When you look at a new or different piece of code, you may be faced with a lot of unfamiliar stuff.

It's tempting to make changes to existing code without understanding what all those moving parts are doing, and how. But I think that making the effort is important and ultimately pays off.

It can be difficult to do this when you're under pressure to produce results fast. But it gives you the experience to say, "I've seen this pattern before."


Always remember two things.
1. Bits is bits.
2. Nothing is impossible - we just haven't figured out how to do it yet.

(1) must of course be credited to William Verts of the University of Massachusetts - Amherst. His lectures instilled the realization that although we may be working with different languages, techniques, technologies all we are really doing is moving bits from one location to another.

(1) feeds directly into (2). If all we are doing is moving bits around then we can move those bits around in any way to accomplish any goal. The second part of (2) really says it all - having not yet figured something out has absolutely no baring on our ability to figure it out.


Writing and knowing exactly what each command you typed do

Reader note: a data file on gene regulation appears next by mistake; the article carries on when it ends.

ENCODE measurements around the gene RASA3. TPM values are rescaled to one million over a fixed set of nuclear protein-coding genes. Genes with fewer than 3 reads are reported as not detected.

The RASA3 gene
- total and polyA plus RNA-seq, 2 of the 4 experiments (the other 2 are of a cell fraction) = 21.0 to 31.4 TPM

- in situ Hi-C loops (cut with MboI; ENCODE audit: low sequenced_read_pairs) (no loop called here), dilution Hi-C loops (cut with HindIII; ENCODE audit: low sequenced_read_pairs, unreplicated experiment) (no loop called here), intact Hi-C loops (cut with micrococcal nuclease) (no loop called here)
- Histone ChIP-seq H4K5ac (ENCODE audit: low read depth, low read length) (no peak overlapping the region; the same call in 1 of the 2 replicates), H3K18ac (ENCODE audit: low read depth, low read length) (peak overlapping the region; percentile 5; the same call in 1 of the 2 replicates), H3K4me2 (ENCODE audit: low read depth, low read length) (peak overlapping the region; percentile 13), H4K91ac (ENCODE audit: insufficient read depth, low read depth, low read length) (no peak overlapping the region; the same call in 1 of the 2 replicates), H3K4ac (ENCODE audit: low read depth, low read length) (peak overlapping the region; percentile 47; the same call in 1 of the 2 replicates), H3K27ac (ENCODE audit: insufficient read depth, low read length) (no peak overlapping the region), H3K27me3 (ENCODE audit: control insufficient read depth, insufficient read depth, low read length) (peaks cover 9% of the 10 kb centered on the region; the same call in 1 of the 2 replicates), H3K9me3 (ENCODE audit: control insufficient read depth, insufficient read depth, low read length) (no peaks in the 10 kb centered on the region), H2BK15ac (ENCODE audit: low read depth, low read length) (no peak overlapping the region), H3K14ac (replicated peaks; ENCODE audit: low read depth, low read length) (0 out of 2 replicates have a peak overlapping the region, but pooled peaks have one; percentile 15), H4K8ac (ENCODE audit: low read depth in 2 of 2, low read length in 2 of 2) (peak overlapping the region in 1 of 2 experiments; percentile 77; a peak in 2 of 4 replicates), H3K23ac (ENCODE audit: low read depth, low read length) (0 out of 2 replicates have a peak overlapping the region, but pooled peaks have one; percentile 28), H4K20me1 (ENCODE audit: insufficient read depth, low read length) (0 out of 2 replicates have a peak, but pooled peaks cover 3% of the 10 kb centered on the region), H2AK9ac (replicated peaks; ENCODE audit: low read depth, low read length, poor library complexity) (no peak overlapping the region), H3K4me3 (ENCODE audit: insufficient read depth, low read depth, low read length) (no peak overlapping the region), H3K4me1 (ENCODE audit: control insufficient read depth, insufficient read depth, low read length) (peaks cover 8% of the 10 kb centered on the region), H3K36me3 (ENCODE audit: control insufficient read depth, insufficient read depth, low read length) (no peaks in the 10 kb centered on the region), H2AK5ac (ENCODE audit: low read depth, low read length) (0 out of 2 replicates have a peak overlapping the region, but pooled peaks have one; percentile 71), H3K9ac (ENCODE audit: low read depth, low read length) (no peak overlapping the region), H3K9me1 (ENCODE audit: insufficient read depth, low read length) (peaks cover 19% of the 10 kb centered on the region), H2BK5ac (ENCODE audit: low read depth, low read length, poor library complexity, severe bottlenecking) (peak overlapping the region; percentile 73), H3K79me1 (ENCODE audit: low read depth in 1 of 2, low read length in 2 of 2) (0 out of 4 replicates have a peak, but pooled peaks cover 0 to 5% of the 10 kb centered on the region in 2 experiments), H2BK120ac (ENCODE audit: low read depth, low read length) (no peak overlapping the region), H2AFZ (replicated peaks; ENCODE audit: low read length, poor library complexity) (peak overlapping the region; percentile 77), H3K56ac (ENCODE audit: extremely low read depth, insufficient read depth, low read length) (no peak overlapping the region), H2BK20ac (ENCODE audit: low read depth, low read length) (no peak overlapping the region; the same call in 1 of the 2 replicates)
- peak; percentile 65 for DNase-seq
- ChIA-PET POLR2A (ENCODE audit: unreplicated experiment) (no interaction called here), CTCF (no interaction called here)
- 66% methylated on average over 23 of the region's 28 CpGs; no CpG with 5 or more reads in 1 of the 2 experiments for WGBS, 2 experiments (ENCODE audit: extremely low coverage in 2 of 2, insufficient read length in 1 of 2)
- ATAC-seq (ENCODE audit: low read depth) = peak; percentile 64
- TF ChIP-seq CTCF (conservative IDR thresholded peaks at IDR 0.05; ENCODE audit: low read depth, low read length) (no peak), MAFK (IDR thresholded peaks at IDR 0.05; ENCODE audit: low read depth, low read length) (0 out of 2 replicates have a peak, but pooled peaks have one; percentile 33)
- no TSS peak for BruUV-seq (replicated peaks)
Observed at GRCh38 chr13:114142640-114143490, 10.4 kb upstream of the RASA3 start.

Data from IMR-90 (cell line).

In order to become a better programmer, you need to step away from the computer and work on your communication skills. You need to develop and hone these communication skills to ensure that you are programming the right thing. If you don't understand what it is your customer is trying to accomplish you will not be a very good programmer, no matter what your technical skills are.


Learning to read other peoples' code. You'd be surprised how many programmers cannot or will not do this. They'll spend hours and hours polishing arguments on why it would be more efficient to throw out the old code and rewrite from scratch simply because they do not want to go through the pain of reading and understanding someone else's code.

Number one technique for finding problems in the code I've written is run the debugger and step through it.